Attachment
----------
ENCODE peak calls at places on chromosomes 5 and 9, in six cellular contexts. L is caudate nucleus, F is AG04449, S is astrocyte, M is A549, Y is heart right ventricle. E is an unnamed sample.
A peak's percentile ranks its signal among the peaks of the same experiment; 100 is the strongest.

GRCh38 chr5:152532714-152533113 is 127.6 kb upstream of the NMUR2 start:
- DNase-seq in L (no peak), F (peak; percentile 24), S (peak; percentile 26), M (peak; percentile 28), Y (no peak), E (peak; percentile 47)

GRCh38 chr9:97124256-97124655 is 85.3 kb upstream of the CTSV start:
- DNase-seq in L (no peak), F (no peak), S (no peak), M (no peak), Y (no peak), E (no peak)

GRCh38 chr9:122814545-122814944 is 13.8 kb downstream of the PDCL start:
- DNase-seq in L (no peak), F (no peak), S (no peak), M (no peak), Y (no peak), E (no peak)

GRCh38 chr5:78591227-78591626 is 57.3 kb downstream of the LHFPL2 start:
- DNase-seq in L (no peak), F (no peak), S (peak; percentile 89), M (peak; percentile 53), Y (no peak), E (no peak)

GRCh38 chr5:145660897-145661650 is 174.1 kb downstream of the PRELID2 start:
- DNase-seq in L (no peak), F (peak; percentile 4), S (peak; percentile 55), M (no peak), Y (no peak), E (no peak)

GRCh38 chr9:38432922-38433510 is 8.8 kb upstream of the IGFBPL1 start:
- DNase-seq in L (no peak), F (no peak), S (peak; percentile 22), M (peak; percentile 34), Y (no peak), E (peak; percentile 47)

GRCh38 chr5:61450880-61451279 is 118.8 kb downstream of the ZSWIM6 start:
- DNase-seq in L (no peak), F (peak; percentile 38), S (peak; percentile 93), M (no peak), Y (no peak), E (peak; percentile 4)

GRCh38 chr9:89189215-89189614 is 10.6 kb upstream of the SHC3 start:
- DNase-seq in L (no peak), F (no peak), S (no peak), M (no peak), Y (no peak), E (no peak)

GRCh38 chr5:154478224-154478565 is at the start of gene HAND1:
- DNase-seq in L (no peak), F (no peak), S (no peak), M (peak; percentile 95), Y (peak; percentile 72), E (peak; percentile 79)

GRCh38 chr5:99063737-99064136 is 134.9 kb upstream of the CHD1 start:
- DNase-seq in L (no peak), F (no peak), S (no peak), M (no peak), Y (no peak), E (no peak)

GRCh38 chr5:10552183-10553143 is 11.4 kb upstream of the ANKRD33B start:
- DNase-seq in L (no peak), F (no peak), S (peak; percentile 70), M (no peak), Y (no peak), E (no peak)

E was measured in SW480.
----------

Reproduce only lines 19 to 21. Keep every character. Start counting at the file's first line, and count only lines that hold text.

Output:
GRCh38 chr5:154478224-154478565 is at the start of gene HAND1:
- DNase-seq in L (no peak), F (no peak), S (no peak), M (peak; percentile 95), Y (peak; percentile 72), E (peak; percentile 79)

GRCh38 chr5:99063737-99064136 is 134.9 kb upstream of the CHD1 start: